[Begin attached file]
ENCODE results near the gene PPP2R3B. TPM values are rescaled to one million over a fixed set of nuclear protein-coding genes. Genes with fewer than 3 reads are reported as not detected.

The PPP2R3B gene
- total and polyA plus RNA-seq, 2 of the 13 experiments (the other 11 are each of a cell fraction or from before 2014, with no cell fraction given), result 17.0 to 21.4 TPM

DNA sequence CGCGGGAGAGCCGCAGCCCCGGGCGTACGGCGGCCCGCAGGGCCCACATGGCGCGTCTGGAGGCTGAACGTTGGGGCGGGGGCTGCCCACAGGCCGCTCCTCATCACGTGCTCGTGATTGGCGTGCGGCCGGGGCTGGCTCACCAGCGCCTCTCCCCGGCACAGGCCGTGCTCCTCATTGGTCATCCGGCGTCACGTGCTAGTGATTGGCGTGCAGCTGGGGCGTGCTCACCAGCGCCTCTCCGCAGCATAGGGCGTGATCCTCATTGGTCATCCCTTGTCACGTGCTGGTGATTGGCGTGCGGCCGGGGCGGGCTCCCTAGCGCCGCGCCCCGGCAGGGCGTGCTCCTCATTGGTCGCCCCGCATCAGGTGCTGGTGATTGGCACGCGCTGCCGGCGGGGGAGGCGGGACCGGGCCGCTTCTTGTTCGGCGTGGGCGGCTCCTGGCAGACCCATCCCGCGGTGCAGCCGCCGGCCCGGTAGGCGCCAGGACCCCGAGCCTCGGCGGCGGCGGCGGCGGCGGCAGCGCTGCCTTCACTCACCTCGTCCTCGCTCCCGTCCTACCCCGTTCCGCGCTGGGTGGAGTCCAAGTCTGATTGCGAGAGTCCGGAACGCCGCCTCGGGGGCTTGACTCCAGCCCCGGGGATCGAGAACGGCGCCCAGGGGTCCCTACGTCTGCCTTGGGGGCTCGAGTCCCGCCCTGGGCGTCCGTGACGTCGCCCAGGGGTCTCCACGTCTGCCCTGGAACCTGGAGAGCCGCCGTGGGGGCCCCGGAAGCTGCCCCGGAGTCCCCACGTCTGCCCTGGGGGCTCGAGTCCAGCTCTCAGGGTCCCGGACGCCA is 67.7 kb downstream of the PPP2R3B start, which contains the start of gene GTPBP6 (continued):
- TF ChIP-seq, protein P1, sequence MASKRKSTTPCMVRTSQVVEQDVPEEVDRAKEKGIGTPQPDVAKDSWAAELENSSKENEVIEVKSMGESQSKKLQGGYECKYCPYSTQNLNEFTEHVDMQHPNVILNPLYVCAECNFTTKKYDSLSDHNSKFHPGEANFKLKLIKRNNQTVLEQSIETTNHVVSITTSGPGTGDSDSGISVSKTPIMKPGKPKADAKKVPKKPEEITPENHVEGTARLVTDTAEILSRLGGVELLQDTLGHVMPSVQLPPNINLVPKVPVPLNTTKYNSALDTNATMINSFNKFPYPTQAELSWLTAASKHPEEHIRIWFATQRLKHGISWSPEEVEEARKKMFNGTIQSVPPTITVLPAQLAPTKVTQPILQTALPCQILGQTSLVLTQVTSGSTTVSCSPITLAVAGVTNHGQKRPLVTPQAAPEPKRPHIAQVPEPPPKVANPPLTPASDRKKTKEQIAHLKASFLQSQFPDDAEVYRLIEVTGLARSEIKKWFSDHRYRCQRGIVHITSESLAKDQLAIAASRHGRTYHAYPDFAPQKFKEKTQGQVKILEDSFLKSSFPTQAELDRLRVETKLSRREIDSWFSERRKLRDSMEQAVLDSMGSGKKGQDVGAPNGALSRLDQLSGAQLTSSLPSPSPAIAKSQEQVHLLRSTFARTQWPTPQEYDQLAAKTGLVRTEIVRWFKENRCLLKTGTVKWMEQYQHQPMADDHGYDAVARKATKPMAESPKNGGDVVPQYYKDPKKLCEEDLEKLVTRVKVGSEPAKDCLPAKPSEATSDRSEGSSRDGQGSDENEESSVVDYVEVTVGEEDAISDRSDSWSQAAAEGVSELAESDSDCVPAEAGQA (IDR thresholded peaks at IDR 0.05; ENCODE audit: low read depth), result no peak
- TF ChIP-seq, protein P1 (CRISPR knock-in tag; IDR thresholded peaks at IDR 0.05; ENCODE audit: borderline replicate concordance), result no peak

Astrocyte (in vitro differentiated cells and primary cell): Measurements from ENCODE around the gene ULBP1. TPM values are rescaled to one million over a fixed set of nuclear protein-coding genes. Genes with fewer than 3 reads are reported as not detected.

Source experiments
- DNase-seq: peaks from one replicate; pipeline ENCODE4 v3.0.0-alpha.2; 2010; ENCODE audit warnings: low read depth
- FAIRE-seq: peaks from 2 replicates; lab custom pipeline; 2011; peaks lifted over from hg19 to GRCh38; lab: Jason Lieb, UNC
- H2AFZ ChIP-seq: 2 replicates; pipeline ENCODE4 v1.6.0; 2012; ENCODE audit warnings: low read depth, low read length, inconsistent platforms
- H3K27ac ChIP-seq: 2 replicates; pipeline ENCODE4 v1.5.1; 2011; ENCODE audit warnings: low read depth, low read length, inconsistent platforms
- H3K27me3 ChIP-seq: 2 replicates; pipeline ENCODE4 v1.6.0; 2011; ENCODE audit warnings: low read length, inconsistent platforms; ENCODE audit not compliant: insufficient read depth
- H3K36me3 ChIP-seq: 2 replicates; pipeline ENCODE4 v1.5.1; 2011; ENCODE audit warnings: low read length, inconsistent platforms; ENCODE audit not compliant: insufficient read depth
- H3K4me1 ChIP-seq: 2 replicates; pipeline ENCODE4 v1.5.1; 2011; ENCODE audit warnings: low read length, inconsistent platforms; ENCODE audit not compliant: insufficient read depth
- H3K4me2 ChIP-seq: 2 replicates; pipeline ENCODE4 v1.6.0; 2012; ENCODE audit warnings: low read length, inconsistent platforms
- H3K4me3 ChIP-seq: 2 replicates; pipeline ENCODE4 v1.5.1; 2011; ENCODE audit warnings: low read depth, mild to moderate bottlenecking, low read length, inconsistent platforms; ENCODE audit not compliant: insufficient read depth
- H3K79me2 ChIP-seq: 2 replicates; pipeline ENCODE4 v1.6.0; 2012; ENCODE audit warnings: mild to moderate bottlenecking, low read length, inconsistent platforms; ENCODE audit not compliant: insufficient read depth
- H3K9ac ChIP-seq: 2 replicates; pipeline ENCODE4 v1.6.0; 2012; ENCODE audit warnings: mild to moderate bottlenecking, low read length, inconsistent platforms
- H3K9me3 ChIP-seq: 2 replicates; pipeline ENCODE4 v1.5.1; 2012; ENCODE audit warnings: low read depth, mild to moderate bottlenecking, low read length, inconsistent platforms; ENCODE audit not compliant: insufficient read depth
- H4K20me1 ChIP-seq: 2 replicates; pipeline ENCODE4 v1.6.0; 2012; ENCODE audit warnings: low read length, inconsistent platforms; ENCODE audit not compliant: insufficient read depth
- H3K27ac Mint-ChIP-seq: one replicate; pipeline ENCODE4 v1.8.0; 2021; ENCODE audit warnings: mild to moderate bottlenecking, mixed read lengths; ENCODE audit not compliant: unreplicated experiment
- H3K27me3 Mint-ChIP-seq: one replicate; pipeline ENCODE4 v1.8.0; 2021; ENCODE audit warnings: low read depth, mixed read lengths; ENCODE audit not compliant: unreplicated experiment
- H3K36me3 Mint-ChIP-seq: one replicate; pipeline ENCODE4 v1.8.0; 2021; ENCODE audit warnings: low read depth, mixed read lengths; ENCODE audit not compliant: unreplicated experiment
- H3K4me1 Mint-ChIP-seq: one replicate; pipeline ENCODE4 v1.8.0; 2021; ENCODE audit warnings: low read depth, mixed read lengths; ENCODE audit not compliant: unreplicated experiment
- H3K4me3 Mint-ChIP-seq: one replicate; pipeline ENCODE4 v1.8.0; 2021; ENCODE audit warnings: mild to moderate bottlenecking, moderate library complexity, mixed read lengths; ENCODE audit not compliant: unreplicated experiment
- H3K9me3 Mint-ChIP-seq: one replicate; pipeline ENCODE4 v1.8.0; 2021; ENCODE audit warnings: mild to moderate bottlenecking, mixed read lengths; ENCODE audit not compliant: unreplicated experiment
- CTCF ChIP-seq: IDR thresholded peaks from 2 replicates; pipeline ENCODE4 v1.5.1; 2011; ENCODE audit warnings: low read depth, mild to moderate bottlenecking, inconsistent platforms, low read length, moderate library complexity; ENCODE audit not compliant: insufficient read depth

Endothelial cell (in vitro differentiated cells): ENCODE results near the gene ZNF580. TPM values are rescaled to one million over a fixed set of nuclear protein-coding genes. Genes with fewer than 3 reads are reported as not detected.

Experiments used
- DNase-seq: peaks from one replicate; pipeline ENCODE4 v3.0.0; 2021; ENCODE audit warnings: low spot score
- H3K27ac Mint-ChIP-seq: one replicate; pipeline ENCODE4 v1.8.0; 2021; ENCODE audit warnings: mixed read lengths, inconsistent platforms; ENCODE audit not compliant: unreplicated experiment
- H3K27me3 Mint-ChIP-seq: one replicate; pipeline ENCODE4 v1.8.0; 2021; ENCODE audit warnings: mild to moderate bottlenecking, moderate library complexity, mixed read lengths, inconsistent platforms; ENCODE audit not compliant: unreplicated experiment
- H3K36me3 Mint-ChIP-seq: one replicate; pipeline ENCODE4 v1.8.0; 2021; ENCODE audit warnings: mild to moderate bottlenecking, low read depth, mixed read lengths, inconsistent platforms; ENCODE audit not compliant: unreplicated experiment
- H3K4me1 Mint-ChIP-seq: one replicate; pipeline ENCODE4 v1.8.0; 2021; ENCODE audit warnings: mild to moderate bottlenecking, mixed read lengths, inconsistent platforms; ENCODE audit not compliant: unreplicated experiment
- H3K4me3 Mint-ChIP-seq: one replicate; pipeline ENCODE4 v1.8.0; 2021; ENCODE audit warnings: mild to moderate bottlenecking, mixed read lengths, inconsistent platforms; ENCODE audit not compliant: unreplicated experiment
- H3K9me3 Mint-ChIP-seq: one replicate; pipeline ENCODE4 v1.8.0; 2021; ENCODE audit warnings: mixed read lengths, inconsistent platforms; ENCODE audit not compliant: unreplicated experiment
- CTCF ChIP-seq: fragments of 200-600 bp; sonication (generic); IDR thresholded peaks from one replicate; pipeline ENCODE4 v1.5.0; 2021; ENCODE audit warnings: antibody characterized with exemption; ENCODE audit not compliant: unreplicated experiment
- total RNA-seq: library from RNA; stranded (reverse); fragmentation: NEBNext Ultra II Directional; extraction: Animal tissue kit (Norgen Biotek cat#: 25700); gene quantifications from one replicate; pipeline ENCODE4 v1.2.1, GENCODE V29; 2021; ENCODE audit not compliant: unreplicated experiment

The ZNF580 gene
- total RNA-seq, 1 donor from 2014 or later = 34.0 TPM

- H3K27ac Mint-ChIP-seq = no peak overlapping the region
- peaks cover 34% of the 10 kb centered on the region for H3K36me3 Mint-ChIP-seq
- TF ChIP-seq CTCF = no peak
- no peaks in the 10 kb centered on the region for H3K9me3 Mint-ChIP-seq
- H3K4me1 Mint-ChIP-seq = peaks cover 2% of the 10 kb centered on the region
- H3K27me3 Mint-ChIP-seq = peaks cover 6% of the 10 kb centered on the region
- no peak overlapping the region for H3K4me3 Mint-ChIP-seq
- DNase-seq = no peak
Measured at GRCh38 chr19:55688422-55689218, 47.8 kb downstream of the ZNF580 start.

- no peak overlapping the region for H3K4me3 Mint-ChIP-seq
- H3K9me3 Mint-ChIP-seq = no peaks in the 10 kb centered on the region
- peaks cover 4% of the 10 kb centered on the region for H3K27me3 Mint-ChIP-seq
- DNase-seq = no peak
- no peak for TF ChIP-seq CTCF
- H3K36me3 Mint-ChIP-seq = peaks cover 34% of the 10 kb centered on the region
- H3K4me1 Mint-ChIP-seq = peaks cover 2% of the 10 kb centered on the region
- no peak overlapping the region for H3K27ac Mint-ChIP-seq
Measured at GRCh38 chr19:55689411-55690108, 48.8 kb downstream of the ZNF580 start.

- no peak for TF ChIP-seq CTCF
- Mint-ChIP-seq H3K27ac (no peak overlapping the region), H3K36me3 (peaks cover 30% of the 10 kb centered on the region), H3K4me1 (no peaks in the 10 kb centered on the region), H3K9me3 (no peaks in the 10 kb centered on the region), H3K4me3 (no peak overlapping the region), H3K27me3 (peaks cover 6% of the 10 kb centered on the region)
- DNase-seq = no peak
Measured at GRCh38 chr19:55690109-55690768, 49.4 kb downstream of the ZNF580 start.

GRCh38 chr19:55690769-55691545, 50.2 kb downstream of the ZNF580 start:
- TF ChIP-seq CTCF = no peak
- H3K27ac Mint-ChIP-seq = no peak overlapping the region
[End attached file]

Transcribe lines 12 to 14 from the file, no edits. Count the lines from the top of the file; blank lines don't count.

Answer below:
- H3K27ac ChIP-seq: 2 replicates; pipeline ENCODE4 v1.5.1; 2011; ENCODE audit warnings: low read depth, low read length, inconsistent platforms
- H3K27me3 ChIP-seq: 2 replicates; pipeline ENCODE4 v1.6.0; 2011; ENCODE audit warnings: low read length, inconsistent platforms; ENCODE audit not compliant: insufficient read depth
- H3K36me3 ChIP-seq: 2 replicates; pipeline ENCODE4 v1.5.1; 2011; ENCODE audit warnings: low read length, inconsistent platforms; ENCODE audit not compliant: insufficient read depth